“It’s time for us to trust ourselves” — I See Stars talk about ‘Phases’ and beyond

I See Stars Promo 2014

I See Stars is known for their electronic sound and hardcore breakdowns, so it surprised everyone when they recently released their gorgeous unplugged album PhasesTheir Phases tour is almost complete with a few stops in November remaining. While the tour passed through Cleveland, we sat down with brothers Devin and Andrew Oliver. Devin Oliver handles the vocals in I See Stars and Andrew Oliver is normally behind the drums, but stepped up to the front with his brother to share vocal duties on Phases.

Whose idea was it to create an acoustic album?
DEVIN OLIVER: It was kind of mine. It’s one of the very few things that I took the full liberty of making. Everything we do as a band a collective. No one has a more powerful say than the other. It’s a democracy. This was kind of one of those things, we’re home for a while, we decided to take a lot of time off and it was kind of like a passion project. It wasn’t even supposed to be a full LP. It was supposed to be revisiting some songs and redoing them just because I wanted to. Nick Scott [who played guitar on the Phases tour] engineered New Demons so I reached out to him and was like, “Hey, I want to do this.” We reached out to the label and they agreed that it could be cool, regardless if we were serious or not. We went in and we did it. At first we did six songs, and then the label liked it so much that they actually suggested a couple songs. [It] turned into a full LP and here we are.

What was the decision-making process behind the selection of songs on Phases?
DEVIN: We’ve been a band for 10 years and we’ve done four full-lengths and it was one of those things where we wanted to look at each album and figure out which songs impacted our fans the most. I think that was pretty much the only strategy going into it.

“Glow” is the only song off of The End Of The World Party on Phases. Was that done on purpose?
DEVIN: There were two schools of thought for me personally. One is The End Of The Whole Party is a lighter album and I felt that it would be really easy to rewrite those songs acoustically. Every song off of all the other albums were very challenging to revisit, rewrite [and] reintroduce them. That was one school of thought. The other was The End Of The World Party was actually our least impactful album, and with only 11 slots available, you have to be very careful [with] songs you decide on. We didn’t do “Filth Friends Unite.” We didn’t do a lot of songs that were our bigger songs because either A) they weren’t impactful enough or B) acoustically it wouldn’t work [like] more heavy-driven songs.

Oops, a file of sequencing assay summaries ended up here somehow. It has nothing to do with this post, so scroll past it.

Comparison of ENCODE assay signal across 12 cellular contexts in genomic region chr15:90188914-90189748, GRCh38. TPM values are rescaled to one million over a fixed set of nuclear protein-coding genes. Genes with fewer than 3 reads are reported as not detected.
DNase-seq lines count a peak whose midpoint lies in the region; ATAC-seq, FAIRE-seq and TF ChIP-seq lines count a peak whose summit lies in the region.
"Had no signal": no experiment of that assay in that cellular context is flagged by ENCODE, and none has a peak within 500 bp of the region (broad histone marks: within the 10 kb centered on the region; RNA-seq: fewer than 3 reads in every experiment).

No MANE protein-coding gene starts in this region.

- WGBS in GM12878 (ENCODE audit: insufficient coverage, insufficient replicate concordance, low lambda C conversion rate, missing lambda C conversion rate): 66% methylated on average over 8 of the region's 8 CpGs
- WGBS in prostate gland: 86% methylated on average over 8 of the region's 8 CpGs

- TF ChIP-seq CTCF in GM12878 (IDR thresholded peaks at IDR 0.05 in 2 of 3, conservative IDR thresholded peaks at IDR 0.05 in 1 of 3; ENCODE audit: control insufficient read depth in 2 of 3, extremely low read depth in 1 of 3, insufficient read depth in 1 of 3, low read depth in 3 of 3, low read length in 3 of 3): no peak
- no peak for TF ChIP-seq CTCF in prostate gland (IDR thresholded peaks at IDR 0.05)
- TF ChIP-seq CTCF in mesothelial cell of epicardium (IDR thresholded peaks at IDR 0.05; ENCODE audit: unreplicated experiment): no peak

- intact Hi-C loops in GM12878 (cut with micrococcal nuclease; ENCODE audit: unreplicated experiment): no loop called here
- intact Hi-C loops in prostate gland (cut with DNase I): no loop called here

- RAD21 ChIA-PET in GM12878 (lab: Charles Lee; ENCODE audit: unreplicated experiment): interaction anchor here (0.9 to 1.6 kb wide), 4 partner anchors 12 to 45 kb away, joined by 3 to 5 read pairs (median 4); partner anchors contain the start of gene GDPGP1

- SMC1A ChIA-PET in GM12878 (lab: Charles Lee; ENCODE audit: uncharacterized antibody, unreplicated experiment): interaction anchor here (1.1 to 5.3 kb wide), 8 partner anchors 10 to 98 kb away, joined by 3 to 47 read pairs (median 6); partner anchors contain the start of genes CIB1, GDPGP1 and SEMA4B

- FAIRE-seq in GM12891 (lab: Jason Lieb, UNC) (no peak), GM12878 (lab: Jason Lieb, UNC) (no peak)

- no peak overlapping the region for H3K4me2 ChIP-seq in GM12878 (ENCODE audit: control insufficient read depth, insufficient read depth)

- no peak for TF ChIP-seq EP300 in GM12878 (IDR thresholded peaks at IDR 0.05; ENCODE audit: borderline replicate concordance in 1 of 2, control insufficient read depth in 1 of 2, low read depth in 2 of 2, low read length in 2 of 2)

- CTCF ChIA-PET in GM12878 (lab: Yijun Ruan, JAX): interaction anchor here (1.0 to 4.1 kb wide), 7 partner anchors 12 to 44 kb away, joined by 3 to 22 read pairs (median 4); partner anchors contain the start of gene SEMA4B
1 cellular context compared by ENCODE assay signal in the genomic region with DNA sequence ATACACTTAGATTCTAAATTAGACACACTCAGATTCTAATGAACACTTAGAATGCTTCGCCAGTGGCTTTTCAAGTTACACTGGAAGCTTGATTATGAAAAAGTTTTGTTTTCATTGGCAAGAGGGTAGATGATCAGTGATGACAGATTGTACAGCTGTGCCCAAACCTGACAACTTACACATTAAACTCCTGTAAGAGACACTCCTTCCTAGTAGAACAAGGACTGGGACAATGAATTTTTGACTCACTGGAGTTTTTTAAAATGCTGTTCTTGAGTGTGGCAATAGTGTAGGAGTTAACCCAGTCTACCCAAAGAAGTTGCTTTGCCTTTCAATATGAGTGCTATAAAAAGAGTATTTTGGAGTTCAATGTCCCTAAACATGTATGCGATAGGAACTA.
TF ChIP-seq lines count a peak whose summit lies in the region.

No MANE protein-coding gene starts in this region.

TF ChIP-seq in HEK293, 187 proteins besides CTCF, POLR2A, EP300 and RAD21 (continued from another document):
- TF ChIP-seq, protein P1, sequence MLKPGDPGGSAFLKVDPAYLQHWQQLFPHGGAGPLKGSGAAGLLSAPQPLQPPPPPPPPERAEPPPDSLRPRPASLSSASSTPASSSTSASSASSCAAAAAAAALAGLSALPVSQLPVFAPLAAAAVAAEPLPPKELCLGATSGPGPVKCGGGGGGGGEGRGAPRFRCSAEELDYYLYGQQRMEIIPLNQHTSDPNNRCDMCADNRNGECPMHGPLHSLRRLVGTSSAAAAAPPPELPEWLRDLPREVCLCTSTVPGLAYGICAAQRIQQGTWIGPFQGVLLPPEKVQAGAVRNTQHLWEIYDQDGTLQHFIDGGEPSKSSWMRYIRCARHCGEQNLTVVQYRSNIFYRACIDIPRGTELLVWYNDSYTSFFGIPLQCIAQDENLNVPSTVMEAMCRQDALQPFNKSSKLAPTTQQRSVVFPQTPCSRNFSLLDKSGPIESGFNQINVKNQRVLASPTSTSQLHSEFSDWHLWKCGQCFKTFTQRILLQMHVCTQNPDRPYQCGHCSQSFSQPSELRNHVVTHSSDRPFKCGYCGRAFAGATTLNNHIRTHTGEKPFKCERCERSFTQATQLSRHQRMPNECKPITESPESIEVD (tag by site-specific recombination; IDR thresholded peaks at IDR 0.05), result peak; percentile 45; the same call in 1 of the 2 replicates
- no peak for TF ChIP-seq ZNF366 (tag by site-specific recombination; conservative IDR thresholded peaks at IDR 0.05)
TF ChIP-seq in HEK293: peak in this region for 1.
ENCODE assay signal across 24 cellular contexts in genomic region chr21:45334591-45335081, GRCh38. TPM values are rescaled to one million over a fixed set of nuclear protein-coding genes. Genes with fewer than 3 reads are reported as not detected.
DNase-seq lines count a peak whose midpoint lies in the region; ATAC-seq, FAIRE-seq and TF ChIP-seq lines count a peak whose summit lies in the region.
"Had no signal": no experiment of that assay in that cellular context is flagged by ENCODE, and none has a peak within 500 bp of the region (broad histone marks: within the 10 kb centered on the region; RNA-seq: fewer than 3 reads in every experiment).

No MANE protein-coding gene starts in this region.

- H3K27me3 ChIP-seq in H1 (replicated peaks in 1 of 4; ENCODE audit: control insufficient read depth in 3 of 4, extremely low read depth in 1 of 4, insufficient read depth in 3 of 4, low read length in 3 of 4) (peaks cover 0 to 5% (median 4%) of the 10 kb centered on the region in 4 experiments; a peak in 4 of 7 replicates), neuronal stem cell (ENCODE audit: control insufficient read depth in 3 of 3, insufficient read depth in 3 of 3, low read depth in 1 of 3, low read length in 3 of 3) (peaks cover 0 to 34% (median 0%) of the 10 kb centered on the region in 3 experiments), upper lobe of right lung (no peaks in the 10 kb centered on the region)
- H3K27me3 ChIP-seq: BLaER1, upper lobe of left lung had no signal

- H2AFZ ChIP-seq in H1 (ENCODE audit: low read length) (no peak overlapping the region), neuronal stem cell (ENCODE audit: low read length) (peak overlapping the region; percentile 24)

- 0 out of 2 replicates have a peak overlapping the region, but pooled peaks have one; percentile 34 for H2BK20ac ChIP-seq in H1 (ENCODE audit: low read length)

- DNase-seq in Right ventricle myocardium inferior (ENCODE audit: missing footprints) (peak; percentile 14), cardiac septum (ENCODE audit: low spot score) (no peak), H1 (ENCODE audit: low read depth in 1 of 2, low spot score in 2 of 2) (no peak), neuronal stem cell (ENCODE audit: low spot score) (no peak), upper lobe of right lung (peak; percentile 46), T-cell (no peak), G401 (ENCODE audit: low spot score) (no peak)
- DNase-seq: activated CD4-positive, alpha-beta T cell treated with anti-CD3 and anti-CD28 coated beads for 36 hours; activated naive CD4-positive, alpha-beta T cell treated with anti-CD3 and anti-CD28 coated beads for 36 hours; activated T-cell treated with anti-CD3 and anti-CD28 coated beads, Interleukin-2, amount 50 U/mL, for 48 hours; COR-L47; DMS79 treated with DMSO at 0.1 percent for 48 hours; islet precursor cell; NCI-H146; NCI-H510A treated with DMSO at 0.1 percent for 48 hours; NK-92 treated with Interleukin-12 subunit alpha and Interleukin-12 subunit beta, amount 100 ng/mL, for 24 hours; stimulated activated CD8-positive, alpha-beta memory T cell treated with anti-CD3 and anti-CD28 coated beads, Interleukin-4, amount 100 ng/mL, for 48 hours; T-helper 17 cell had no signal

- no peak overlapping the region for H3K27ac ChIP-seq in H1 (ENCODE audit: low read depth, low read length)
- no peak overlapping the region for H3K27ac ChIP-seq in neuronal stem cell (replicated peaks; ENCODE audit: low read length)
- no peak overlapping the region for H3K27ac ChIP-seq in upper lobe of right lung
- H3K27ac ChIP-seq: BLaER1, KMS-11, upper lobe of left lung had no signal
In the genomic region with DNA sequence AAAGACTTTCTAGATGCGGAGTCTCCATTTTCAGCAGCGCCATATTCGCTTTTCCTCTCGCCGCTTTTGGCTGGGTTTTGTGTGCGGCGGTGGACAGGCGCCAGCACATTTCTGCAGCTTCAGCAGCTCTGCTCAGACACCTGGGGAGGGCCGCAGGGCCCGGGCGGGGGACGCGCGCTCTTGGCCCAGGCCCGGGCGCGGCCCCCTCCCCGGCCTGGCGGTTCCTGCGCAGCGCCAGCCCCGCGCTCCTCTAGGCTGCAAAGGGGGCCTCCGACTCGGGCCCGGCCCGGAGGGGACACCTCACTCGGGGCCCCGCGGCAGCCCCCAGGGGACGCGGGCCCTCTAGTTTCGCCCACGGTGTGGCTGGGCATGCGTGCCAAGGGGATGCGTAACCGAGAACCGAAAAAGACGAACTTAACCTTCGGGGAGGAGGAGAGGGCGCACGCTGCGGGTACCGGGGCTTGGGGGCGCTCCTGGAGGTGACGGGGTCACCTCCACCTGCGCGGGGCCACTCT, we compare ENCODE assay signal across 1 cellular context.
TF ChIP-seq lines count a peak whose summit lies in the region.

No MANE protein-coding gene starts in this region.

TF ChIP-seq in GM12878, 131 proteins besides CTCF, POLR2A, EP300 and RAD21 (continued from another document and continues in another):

How was it revisiting heavier songs and making them acoustic?
DEVIN: It was fun. We had a really good time doing this whole album, there was no stress. We were simultaneously writing our new album, so having that’s in the works as well. This was kind of something with no expectations, so we just had fun with it. We went in, we’re like, “Okay, ‘Common Hours’ and there’s like this 30-second musical break, how do we make this [into] something more organic, get more instruments involved and turn it into something completely different, enhance it or convert [it] [in]to an acoustic version while still keeping that energy level up?” There’s a lot of things you had to consider and a lot of angles you had to keep in mind when doing this album.
ANDREW OLIVER: I think the ones that I turned on at the end of the process that affected me the most were the ones we wrote when we were kids cause it’s like, “Holy shit, we did this close to a decade ago.” Some of these songs were starting to be formed when we were really young, so it kind of hits a soft spot. Stuff that’s a little bit newer, it doesn’t feel there’s that nostalgia centered around them. “Murder Mitten” is definitely one of the songs, it doesn’t matter if it’s a new song, it strikes a chord. I like the fact that we took heavy parts and turned them into acoustic jam-outs. I think that’s a unique way to go at it rather than act like those parts don’t exist.
DEVIN: I thought it was really interesting to hear the changes in my voice from 3D to Phases. We did do “3D,” “What This Means To Me” and “Common Hours,” which were songs that I recorded when I was 15. Now I’m 23, eight years later—believe it or not, it kind of sounds like my voice is a little bit higher. Maybe it’s not higher, but it’s more comfortable. It’s probably where it’s going to be for a great deal of my life. I was in the puberty stage when I did 3D, you can definitely hear it. It was cool for me to be able to revisit that and be like, “I’m a lot more of an experienced vocalist. Let’s take these songs that I recorded a long time ago and try to top them.”

What was the reasoning behind putting four cover songs on the album? I can understand “Your Love” but what about “Take Me To Church,” “Latch” and “Youth”?